Released: 2008, Columbia Records
Reviewer: Lord of the Wasteland
Eight years is a long time and AC/DC diehards have likely been counting the days since the rather lackluster STIFF UPPER LIP didn’t exactly quench fans’ thirsts for the band’s straight-up, no-frills hard rock musings. After an inexplicably long absence, the Aussie veterans return with BLACK ICE, an album that is as predictable as anyone would expect from AC/DC but also with a few surprises, as well. What is immediately evident is that despite the fact AC/DC has remained relatively unchanged for the better part of four decades, these fifteen songs sound fresh but classic and certainly not what one would expect of a bunch of lads pushing sixty. Brian Johnson’s vocals are as hoarse as ever but sound just as strained as they did nearly thirty years ago on BACK IN BLACK. The man never ages! Likewise, the guitar team of Angus and Malcolm Young can still pen a mighty riff, while Cliff Williams and Phil Rudd remain one of the most woefully underrated and powerful rhythm sections in rock and roll. BLACK ICE will please old fans without fail and undoubtedly bring a new generation on board, as well.
“Rock ‘n Roll Train” follows the lead of past album openers like “Thunderstruck,” “Hard As A Rock” and “Hells Bells” by immediately grabbing the listener with a monster guitar hook and big, anthemic chorus. This song alone could rejuvenate AC/DC’s name as well as prove the band remains a viable musical entity nearly 35 years into its career but things are just getting started. “Big Jack,” “Wheels” and “Smash ‘n Grab” thrive on similarly catchy choruses bolstered by Malcolm Young’s intrepid riffs and Angus Young’s timeless solos. Once again exploring their bluesy side, “Money Made” and the excellent “Decibel” crackle with smoky riffs and a classic rock and roll shuffle. Angus breaks out a swampy slide guitar on “Stormy May Day” (don’t miss Johnson’s soulful clean crooning here) and his jangly leads on “Spoilin’ For A Fight” crackle with a rough-and-tumble youthfulness. The dirty riff of the title track bristles and is sure to cause many a sore neck due to its irrefutable groovy stomp. “Anything Goes” is a really different song for AC/DC with actual singing from Johnson (who almost sounds like John Fogerty in places) and one of the best melodies heard since “Thunderstruck.” Even “Rock ‘n Roll Dream,” with its subdued guitars and slower tempo, is a standout. There really isn’t a bad track to be found on BLACK ICE but the weaker moments certainly point toward “Skies On Fire” and “Rocking All The Way,” which both sound a little too tired and underdeveloped (yes, even for AC/DC, you cynics).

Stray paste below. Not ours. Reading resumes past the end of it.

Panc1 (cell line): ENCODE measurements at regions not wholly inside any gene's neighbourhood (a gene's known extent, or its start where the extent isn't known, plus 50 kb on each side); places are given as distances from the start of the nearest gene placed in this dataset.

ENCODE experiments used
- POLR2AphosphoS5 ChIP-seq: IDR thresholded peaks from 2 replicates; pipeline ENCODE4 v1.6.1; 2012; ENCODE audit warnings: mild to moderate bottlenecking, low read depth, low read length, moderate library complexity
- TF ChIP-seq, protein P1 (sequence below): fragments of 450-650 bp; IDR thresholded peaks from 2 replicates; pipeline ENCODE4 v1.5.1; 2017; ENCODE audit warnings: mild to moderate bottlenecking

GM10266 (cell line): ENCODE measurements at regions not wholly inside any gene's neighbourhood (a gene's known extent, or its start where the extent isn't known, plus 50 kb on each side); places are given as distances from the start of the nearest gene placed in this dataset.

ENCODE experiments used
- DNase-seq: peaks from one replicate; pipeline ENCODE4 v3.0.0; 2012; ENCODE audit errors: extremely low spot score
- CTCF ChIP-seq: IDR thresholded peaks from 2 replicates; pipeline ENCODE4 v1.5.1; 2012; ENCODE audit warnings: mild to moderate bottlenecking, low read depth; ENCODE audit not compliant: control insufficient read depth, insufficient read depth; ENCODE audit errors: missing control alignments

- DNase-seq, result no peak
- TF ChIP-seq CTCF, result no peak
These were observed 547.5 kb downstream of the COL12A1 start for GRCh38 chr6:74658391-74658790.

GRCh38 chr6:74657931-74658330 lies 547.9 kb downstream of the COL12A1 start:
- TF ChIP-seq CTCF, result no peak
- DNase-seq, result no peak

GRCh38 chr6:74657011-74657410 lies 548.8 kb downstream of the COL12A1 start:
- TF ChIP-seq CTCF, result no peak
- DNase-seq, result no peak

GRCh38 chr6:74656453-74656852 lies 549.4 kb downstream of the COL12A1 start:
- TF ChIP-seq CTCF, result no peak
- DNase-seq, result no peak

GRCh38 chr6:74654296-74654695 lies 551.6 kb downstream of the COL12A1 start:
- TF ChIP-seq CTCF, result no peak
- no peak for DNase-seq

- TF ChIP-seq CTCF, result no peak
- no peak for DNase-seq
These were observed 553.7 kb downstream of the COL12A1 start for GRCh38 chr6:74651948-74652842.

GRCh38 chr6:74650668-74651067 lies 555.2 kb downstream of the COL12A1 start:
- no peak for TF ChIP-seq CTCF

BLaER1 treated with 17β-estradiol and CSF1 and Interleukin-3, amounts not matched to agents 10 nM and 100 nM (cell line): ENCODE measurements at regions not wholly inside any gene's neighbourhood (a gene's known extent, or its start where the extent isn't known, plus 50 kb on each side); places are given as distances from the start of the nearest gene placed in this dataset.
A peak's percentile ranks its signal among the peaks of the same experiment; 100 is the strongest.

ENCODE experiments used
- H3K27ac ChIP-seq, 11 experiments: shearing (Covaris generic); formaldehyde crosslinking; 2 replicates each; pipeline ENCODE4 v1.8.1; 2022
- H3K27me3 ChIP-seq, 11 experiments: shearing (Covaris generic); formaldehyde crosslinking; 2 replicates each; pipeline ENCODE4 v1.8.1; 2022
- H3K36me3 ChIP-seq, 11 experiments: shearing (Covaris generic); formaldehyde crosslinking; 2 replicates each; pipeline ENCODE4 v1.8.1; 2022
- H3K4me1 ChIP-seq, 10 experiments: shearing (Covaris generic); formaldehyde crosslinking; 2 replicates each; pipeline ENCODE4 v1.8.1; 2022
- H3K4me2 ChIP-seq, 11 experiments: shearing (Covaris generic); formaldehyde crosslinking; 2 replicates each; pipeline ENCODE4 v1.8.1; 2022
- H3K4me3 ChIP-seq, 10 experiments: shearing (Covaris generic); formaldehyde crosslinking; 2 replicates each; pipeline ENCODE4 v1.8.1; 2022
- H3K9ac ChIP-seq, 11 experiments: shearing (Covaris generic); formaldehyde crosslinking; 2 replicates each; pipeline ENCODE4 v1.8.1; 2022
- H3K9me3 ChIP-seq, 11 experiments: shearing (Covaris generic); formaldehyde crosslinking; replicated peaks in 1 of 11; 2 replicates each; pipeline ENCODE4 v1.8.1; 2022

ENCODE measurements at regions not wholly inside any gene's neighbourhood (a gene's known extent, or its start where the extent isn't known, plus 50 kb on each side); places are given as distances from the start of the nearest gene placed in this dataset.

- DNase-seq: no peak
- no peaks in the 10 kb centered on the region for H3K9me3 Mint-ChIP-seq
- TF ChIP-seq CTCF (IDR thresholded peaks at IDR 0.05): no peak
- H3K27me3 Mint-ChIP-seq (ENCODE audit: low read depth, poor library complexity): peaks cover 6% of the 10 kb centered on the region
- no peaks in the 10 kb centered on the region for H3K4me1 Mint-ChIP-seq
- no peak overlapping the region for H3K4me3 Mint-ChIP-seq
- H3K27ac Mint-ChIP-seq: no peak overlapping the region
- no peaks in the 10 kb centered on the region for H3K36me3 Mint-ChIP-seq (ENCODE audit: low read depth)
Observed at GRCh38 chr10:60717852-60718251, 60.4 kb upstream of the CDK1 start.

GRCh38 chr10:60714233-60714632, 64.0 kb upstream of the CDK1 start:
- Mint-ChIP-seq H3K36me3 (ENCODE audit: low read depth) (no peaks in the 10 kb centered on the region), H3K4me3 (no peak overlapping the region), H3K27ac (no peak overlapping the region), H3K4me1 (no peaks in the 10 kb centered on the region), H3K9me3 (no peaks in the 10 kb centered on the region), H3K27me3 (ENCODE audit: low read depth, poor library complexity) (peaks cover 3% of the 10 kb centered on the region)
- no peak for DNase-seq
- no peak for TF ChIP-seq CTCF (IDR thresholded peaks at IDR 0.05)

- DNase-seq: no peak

While I wouldn’t call myself an AC/DC fanatic, I do know the band’s music very well and have been a fan for well over twenty years. Thereby qualifying that statement, I can fairly state that BLACK ICE is the best album overall that AC/DC has released since 1980’s BACK IN BLACK. Despite clocking in at a rather lengthy 55 minutes (the band’s longest yet), the album never drags and is devoid of any noticeable filler. Some musical experimentation and vocal dynamics (not to mention the slick production—man, this record sounds great cranked up loud!) certainly show the band still has some fire in the furnace even though there is snow on the roof. In a nutshell, BLACK ICE is versatile, fresh and modern but maintains that classic AC/DC vibe. Welcome back, boys.
KILLER KUTS: “Rock ‘n Roll Train,” “Big Jack,” “Anything Goes,” “Spoilin’ For A Fight,” “Decibel,” “She Likes Rock ‘n Roll,” “Money Made,” “Rock ‘n Roll Dream,” “Black Ice”